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The Online Encyclopedia of Wyoming History

Politics & Government

Politics & Government

Jack Gage

Jack Gage was serving as Secretary of State when Governor Hickey resigned to enter the U.S. Senate. Gage became acting Governor January 2, 1961 and served for the duration of Hickey's term.

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Encyclopedia | In 1869, explorer John Wesley Powell named the red-walled canyon on the Green River in Wyoming Territory “Flaming Gorge.” The Flaming Gorge Dam, completed in 1964, helps regulate water flows and its power plant generates electricity. The dam is located in Utah, but the reservoir stretches north into Wyoming near the town of Green River. In 1968, the U.S. Congress created the Flaming Gorge National Recreation Area, which is located in the states of Utah and Wyoming and draws visitors from around the world.
Encyclopedia | Educator Estelle Reel fought hard to obtain the Republican nomination for Wyoming superintendent of public instruction in 1894, after which she became the first woman in Wyoming elected to a statewide office. In 1898, President McKinley named her national superintendent of Indian schools.
Encyclopedia | Before Glendo Dam could be built on the North Platte River in Platte County, Wyoming, complicated water-rights disputes had to be settled among Wyoming, Nebraska and Colorado and the settlement approved by the U.S. Supreme Court. The process took more than a decade, and shows the difficulties of allocating water in the arid West. The earthfill dam, nearly 2,100 feet long and 190 feet high, was completed in the fall of 1957. It stores water for irrigation and recreation, controls floods, reduces sedimentation in the Guernsey reservoir downstream and produces hydropower.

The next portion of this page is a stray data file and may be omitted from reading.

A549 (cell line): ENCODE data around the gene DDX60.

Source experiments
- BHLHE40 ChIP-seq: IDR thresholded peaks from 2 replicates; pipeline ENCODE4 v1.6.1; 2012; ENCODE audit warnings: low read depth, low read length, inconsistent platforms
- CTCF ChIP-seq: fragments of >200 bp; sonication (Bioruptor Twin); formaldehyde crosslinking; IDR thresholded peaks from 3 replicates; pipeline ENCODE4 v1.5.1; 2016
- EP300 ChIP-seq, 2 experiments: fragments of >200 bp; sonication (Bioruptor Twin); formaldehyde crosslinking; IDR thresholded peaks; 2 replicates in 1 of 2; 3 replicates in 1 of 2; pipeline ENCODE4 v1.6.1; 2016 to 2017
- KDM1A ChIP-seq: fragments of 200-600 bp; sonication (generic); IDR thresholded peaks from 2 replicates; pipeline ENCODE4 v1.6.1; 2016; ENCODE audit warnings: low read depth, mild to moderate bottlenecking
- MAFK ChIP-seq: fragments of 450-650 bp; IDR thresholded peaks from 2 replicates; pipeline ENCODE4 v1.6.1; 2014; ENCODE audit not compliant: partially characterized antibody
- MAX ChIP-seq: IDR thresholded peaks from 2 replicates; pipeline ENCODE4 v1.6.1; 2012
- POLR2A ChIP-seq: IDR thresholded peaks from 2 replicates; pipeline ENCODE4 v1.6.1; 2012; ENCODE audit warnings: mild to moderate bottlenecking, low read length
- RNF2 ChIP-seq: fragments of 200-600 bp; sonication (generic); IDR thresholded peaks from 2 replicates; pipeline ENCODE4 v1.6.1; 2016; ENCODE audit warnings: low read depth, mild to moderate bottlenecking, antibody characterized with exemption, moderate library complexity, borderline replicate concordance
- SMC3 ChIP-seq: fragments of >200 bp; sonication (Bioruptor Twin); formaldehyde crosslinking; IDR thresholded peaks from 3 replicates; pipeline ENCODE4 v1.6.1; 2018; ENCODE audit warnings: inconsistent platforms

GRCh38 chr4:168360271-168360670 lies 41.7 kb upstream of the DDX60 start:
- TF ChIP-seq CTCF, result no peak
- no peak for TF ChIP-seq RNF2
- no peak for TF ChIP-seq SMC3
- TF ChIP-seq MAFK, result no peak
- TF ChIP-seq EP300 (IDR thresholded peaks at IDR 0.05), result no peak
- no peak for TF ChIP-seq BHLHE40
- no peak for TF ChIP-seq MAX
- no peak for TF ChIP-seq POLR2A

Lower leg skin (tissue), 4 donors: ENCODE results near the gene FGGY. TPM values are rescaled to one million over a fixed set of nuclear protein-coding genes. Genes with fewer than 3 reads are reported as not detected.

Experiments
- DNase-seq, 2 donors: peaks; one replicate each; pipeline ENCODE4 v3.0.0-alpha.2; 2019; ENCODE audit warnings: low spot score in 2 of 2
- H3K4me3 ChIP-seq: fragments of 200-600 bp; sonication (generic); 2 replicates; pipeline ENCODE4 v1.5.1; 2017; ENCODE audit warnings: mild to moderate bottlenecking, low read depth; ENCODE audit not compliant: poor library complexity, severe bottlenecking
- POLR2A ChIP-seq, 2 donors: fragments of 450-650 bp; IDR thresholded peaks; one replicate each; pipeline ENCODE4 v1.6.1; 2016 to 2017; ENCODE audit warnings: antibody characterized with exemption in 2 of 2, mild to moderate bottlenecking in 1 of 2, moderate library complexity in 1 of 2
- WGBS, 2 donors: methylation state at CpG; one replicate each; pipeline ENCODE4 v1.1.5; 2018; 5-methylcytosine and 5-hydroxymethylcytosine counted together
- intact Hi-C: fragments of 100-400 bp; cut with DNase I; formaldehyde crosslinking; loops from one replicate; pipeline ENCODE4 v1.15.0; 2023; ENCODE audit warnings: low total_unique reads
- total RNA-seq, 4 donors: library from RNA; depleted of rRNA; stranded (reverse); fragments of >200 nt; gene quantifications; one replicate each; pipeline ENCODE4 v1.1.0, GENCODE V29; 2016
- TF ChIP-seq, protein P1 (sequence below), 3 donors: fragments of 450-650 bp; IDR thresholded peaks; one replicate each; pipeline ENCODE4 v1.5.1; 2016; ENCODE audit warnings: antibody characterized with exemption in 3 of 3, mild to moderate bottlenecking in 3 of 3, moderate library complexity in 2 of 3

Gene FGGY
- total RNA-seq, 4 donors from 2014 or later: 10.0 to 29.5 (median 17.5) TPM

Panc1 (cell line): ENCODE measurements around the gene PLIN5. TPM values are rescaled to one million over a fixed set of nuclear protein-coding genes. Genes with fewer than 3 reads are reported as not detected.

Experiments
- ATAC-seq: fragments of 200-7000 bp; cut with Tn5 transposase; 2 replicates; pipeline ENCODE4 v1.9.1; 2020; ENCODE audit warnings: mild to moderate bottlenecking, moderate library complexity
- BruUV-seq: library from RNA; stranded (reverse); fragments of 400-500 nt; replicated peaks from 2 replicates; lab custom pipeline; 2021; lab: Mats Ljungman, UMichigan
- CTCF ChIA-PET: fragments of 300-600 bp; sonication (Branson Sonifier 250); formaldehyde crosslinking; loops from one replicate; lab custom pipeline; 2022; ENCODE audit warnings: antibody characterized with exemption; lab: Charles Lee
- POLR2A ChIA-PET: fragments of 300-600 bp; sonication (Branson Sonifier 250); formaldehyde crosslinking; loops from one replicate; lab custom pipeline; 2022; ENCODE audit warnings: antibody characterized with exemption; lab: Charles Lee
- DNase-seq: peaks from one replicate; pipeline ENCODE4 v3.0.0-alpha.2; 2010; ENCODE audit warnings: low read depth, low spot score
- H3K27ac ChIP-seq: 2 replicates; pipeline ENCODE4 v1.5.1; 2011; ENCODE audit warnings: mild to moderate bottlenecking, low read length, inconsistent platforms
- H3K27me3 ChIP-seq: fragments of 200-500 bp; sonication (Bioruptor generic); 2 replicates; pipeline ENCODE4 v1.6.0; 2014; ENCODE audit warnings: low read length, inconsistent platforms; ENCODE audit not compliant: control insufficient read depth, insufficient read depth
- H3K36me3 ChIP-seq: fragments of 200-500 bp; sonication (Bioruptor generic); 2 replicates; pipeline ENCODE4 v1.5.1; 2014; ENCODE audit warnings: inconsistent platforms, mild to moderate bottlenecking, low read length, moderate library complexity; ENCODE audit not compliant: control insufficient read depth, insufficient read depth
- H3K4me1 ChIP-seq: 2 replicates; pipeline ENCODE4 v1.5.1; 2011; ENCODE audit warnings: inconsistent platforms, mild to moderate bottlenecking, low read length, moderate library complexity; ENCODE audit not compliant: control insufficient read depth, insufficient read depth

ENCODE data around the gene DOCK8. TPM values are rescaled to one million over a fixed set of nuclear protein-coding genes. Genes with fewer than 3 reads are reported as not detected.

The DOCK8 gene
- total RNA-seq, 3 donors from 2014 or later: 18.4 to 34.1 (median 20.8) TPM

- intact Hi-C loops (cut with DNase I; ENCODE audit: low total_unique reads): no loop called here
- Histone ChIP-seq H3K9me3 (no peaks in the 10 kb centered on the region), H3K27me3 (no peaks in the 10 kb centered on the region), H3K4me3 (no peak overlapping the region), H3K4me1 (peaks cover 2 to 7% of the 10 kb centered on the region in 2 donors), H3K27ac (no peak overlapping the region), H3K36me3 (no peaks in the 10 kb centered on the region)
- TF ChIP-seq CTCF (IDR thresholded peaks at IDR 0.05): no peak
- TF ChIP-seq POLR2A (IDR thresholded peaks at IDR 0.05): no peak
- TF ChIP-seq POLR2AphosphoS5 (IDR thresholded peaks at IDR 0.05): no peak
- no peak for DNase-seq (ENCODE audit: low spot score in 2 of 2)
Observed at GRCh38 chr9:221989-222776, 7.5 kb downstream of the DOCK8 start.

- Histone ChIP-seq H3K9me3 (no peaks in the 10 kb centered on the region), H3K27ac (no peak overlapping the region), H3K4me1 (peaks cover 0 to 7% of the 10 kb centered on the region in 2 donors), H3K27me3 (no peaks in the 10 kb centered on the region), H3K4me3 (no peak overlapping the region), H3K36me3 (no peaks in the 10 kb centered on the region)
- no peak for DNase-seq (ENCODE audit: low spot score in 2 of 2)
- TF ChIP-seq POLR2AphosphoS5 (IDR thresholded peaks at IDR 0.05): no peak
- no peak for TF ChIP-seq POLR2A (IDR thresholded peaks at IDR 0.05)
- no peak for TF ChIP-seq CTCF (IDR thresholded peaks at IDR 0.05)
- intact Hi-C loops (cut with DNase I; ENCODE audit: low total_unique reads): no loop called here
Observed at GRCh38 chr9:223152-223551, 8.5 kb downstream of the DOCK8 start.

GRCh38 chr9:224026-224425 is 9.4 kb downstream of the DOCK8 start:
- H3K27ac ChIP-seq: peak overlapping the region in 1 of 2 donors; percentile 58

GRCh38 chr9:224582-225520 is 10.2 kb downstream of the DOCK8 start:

Encyclopedia | Anchor Dam was built in the 1950s on upper Owl Creek in Wyoming’s Bighorn Basin. The bedrock under the reservoir site is porous, and the reservoir has never held much water. The U.S. Bureau of Reclamation more than doubled its initial costs with subsequent mitigation efforts, which proved unsuccessful. The dam stands today high above a small pool of water.
Encyclopedia | Largely forgotten today is the stiff local resistance that arose in Jackson Hole, Wyoming, to the creation and later the expansion of a national park there. The story covers 31 years of controversy, and includes a Rockefeller, a movie actor and a group of armed ranchers trailing cattle illegally across a national monument, and some of the most beautiful scenery in North America.
Encyclopedia | Stephen Wheeler Downey was a prominent Laramie lawyer active in public life in Wyoming for more than 30 years beginning in 1869. He served in the territorial and state legislatures where he was an early supporter of votes for women and introduced legislation to found the university of Wyoming. He served in the U.S. Congress as Wyoming’s territorial delegate, as a member of the convention that drew up the state constitution in 1889, as president of the University of Wyoming trustees, and, at the beginning and end of his career, as Albany County’s prosecuting attorney. He died in 1902 and is buried in Laramie.
Encyclopedia | During Francis Warren's second term as Territorial Governor, Wyoming was granted statehood on July 10, 1890. Territorial Governor Warren was then elected Wyoming's first State Governor September 11, 1890.
Encyclopedia | Mary Godat Bellamy, Wyoming’s first woman legislator, was elected to the state House of Representatives in 1910, where she sponsored bills aimed at improving the lives of women and children. She was active as well in the national movement for votes for women.

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